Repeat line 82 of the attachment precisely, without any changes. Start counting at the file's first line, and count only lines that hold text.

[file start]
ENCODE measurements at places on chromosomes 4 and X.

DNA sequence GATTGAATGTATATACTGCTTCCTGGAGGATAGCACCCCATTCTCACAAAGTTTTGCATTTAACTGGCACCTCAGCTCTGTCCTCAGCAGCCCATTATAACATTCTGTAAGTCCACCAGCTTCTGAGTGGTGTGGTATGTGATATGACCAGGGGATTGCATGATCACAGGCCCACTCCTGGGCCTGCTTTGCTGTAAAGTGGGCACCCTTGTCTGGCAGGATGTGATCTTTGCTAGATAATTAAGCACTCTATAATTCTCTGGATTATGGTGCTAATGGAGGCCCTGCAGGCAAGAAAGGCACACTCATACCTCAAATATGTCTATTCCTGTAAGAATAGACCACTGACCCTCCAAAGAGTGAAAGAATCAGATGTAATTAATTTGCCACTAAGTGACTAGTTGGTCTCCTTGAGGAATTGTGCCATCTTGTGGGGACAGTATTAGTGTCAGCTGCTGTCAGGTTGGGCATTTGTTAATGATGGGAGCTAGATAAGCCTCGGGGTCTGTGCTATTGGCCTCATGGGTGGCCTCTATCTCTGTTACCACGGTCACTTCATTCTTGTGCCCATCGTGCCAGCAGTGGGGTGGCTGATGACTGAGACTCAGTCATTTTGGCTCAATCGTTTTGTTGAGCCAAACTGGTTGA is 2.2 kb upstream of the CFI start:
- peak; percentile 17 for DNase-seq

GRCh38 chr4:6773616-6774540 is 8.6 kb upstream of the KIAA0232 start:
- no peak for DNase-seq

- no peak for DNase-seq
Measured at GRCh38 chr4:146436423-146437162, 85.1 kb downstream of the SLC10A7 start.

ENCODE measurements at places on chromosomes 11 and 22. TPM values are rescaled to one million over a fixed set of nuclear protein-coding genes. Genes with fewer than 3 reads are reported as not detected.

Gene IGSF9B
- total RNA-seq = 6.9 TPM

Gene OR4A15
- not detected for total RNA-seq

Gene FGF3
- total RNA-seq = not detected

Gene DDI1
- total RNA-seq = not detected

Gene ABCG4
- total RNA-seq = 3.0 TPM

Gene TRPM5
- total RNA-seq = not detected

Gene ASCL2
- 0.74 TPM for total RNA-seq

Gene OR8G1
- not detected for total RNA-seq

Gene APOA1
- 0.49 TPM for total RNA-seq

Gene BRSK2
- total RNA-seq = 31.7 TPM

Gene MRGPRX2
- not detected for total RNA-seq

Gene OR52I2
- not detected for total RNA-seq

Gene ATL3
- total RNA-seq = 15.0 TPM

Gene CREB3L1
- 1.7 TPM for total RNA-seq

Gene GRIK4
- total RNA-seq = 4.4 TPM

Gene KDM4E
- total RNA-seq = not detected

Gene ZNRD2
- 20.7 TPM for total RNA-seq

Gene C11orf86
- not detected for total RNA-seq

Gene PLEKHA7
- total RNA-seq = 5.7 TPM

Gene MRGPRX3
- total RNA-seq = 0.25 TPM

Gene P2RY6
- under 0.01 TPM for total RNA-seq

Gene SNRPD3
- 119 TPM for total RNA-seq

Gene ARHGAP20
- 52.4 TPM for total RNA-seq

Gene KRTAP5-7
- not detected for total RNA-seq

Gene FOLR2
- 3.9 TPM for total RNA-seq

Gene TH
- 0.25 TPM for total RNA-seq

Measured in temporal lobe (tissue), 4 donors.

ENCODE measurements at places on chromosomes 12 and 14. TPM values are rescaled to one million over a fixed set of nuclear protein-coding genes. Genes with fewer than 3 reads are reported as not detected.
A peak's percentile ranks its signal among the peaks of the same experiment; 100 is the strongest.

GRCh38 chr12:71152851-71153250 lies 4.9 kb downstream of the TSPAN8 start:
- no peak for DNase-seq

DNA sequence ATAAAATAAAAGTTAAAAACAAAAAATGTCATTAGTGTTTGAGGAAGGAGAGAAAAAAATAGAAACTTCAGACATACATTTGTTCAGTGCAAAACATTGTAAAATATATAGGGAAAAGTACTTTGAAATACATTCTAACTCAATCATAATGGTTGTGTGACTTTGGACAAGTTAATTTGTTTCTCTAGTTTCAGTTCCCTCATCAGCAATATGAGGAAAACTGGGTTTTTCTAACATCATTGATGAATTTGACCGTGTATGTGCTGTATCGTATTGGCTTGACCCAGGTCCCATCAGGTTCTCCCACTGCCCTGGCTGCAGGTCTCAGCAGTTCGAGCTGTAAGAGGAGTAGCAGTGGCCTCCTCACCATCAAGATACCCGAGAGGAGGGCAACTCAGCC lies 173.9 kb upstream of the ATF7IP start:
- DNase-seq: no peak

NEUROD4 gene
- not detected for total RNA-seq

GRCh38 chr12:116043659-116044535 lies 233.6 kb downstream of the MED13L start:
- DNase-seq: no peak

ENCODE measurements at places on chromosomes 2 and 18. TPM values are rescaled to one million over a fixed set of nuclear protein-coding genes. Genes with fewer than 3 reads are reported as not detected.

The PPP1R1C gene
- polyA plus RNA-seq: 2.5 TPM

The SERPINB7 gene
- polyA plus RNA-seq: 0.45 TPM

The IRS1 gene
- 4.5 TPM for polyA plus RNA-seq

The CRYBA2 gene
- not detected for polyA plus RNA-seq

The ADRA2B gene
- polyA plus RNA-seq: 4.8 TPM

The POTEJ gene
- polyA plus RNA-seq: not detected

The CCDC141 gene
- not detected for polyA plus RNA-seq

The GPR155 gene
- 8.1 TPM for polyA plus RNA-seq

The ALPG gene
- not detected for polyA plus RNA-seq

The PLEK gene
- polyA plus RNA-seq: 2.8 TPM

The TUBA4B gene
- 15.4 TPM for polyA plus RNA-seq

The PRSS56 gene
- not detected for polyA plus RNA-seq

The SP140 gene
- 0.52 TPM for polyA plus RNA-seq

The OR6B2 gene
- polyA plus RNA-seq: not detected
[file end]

- polyA plus RNA-seq: 4.8 TPM